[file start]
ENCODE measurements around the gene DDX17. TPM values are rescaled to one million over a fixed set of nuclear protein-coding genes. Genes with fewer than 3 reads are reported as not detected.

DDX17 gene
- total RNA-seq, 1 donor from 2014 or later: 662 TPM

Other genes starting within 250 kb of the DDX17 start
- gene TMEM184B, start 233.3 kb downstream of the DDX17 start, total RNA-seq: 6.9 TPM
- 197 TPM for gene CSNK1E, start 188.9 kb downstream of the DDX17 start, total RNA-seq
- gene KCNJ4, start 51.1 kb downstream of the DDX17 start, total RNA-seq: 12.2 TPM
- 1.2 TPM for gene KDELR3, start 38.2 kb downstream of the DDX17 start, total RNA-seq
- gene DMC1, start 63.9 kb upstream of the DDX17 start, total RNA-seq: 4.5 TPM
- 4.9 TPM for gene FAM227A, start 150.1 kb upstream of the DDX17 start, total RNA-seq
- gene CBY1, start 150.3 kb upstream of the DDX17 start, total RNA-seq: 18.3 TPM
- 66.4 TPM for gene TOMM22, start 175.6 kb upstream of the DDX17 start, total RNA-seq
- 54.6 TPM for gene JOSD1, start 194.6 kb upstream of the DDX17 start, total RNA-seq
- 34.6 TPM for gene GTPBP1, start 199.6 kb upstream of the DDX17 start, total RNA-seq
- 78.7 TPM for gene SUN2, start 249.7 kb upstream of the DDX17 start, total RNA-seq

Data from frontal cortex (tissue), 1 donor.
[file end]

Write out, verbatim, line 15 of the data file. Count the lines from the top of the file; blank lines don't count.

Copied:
- 78.7 TPM for gene SUN2, start 249.7 kb upstream of the DDX17 start, total RNA-seq